Nevada's Gamble On School Choice

With the passage of Senate Bill 302, Nevada lawmakers approved what's being called the most comprehensive school choice program in the country. Basically, families can apply to have the state subsidize their child's private or homeschool education through what's called an education savings account or ESA.

Each child will receive roughly $5,000, but not every Nevada child is currently eligible under the law's so-called 100-day rule, requiring that applicants attend a public school for at least 100 days. That rule is causing the most controversy, but critics are also questioning the program's accessibility and constitutionality, along with its potential effectiveness for repairing K-12 education in Nevada.

Reno Public Radio is exploring all of these issues for our series Nevada's Gamble On School Choice.

Below is a map of the various private school options available in Washoe County. Click on a pin to see details like the school's name, religious affiliation, tuition, and how far the ESA payout would go toward covering it. 

Alexa Ard

 

School choice is a phrase you’ve been hearing a lot lately as Nevada rolls out its education savings account program, which gives parents funds for alternative schooling. Debates over the program are highlighting broader issues in education funding.  To begin with, the Nevada State Plan, which governs school funding in the state, hasn’t actually been updated since 1967.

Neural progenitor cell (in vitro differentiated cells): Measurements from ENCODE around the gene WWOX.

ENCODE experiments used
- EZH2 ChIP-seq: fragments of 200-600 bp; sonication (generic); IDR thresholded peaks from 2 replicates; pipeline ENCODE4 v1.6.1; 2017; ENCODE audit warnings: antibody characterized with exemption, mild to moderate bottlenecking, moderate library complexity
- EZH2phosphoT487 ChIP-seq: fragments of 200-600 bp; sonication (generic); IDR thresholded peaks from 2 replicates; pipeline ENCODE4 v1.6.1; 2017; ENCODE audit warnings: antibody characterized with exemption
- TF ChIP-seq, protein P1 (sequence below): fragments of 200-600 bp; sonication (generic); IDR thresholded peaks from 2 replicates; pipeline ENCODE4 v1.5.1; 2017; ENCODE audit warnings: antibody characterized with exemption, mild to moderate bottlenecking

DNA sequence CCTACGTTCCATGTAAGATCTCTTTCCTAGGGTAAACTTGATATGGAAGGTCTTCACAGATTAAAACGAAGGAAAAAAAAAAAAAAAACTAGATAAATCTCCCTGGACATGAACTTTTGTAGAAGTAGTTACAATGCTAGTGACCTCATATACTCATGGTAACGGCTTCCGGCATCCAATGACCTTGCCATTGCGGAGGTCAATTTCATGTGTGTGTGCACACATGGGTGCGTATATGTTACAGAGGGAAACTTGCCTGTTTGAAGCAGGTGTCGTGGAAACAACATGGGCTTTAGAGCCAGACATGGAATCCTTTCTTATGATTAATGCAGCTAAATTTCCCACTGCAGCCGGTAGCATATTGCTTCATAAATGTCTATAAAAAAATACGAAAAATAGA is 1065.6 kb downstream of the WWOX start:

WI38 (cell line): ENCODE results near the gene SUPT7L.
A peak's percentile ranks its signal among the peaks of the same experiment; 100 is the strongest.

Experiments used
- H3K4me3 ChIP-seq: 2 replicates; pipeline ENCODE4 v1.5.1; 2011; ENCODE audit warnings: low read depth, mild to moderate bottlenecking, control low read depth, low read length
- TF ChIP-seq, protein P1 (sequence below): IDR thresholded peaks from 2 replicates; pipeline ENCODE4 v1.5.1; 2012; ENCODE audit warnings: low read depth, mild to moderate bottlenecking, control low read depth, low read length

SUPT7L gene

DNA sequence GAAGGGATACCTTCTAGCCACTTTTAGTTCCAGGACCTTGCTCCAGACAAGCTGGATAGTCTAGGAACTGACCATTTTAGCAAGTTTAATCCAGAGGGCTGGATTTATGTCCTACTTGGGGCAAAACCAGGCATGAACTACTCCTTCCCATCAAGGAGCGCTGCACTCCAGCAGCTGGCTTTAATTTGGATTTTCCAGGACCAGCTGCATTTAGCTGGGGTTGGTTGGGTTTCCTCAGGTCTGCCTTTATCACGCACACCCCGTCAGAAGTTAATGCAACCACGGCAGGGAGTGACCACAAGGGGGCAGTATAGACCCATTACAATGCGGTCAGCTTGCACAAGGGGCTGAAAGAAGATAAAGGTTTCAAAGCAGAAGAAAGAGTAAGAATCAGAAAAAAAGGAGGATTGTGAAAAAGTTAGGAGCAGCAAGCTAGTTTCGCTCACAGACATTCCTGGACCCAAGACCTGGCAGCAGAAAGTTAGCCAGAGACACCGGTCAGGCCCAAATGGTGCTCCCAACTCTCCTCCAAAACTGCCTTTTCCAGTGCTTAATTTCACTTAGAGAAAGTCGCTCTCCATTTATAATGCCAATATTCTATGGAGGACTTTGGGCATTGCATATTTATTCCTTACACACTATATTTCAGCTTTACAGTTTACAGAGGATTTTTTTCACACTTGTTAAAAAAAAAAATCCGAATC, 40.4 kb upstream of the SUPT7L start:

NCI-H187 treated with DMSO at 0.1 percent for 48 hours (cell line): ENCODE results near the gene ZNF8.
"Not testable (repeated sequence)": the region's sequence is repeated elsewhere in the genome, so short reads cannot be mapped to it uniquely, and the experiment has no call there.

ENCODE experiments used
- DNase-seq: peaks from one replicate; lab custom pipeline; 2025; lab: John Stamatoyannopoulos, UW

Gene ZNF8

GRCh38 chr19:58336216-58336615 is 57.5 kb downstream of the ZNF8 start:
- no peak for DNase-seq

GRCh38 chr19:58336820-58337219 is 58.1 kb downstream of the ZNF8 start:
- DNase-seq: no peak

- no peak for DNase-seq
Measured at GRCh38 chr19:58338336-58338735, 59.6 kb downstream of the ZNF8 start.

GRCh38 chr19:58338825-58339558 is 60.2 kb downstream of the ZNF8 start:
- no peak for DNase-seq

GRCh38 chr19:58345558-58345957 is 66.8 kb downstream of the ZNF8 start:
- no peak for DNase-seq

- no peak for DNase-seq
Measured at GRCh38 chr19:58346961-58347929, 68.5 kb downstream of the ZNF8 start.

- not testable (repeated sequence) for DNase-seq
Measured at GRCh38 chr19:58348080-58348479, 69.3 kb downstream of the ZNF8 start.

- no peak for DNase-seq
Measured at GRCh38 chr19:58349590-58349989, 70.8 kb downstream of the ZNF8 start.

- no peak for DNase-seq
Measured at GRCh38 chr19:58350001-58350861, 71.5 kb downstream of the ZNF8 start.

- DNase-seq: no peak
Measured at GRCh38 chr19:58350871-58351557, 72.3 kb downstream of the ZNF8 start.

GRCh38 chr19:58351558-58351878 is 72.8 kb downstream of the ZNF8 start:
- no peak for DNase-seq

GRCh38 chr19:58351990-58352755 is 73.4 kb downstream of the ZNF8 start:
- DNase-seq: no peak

Education Savings Accounts: Get The Facts, Fast!

Sep 3, 2015
Gabriella Benavidez

There's a lot of information, and confusion, surrounding Nevada's new Education Savings Account program. To get the lowdown, check out our handy infographic:

Alexa Ard

Although some in the state legislature are selling Nevada’s new education savings account program as a benefit for low-income students, many Washoe County families don't see it as a realistic option for them.

I wanted to see if parents and students at Reno's low-income public schools had heard of the ESA program, and what they thought of it. So I hit the streets just as school was letting out.

“Have you heard about the Education Savings Account program in Nevada?”

“No”

“No, sorry me no.”

“Have you heard about the Education Savings Account program?”

All week KUNR has been looking into the challenges of implementing the new Education Savings Account program for our series Nevada’s Gamble on School Choice. Some have questioned whether the program is unconstitutional because the funds can be used at private religious schools. The State Constitution says, “No public money of any kind…shall be used for sectarian purposes.” But some, including Kristopher Dahir the director of Excel Christian Academy in Sparks, say once parents are given an account, the money in it belongs to them similar to a tax refund.

Nevada lawmakers recently passed SB302, a landmark education bill. Today, as part of our series “Nevada’s Gamble on School Choice” Reno Public Radio’s Anh Gray explores the unforeseen consequences the new law could have on the state.

Alexa Ard

Excitement is building around Nevada’s Education Savings Account (ESA) Program, which will give eligible families about $5,000 a year to subsidize their child’s private or home school education. 

But as the application process gets underway, many parents are also voicing a lot of confusion and frustration. For the latest on the situation, Reno Public Radio’s News Director Michelle Bliss reached out to State Treasurer Dan Schwartz whose office is running the program. 

State's 100-Day Rule Vexes Private School Parents

Aug 31, 2015
Alexa Ard

  This week our news team is taking an in depth look at the state's new Education Savings Account program in a five-part series called Nevada's Gamble on School Choice. To kick things off, our reporter Julia Ritchey tells us how private school parents are at arms over one of the most controversial elements of the law: the so-called 100-days rule.